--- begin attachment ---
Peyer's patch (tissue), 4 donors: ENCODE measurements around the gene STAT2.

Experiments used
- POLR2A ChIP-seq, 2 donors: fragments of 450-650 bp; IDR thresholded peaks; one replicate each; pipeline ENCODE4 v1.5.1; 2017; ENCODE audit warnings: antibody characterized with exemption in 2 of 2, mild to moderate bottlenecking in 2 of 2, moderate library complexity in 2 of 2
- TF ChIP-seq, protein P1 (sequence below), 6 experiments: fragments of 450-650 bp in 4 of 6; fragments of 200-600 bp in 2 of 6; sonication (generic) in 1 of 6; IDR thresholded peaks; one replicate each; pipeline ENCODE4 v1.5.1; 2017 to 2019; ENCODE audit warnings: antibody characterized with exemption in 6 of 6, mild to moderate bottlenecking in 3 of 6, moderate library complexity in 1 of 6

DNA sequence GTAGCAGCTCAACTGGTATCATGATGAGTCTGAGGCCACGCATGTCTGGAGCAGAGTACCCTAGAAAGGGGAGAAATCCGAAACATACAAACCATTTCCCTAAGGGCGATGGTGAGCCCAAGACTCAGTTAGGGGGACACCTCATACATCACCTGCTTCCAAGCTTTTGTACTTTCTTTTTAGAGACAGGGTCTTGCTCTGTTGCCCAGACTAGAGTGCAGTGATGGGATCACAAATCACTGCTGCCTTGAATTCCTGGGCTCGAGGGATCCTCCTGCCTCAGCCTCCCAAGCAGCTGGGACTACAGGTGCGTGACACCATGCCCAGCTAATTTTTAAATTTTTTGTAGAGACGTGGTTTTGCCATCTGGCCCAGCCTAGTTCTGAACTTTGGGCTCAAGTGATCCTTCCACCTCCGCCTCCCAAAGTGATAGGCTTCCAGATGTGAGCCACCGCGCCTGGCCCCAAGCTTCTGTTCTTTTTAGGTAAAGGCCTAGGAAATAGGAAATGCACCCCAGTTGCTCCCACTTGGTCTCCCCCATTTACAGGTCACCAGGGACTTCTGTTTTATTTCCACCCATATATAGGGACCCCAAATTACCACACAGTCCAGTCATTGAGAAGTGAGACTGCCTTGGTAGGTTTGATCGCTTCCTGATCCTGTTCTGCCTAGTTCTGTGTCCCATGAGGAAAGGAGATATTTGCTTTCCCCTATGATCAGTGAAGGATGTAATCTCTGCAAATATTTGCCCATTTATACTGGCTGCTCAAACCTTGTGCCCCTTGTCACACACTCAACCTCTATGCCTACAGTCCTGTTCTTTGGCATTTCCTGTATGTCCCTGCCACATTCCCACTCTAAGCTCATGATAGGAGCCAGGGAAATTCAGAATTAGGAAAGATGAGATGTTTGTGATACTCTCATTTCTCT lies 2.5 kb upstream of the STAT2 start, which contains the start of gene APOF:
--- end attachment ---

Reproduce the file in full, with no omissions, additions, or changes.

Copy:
Peyer's patch (tissue), 4 donors: ENCODE measurements around the gene STAT2.

Experiments used
- POLR2A ChIP-seq, 2 donors: fragments of 450-650 bp; IDR thresholded peaks; one replicate each; pipeline ENCODE4 v1.5.1; 2017; ENCODE audit warnings: antibody characterized with exemption in 2 of 2, mild to moderate bottlenecking in 2 of 2, moderate library complexity in 2 of 2
- TF ChIP-seq, protein P1 (sequence below), 6 experiments: fragments of 450-650 bp in 4 of 6; fragments of 200-600 bp in 2 of 6; sonication (generic) in 1 of 6; IDR thresholded peaks; one replicate each; pipeline ENCODE4 v1.5.1; 2017 to 2019; ENCODE audit warnings: antibody characterized with exemption in 6 of 6, mild to moderate bottlenecking in 3 of 6, moderate library complexity in 1 of 6

DNA sequence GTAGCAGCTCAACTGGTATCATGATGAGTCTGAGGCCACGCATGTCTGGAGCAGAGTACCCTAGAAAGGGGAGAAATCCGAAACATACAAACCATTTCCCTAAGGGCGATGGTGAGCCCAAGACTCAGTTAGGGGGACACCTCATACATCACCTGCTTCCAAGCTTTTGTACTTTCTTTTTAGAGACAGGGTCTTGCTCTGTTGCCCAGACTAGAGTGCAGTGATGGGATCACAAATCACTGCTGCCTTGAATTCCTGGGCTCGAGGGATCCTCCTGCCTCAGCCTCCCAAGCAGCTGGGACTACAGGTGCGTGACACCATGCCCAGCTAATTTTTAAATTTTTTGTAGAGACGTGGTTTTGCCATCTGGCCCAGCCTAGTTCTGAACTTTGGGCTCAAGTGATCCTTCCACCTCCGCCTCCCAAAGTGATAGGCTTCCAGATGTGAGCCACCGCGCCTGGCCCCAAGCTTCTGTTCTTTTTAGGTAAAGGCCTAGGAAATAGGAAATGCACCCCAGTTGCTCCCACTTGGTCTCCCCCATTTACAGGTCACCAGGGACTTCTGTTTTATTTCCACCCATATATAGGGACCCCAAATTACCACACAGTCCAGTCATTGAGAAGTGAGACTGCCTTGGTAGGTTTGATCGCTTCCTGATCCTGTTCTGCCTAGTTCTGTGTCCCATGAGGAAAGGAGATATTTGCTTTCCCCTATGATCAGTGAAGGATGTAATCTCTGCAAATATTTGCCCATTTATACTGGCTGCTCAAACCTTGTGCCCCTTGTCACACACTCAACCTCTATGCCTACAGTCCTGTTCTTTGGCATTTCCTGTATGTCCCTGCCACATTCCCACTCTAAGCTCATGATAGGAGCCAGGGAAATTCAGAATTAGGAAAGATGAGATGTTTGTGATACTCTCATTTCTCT lies 2.5 kb upstream of the STAT2 start, which contains the start of gene APOF: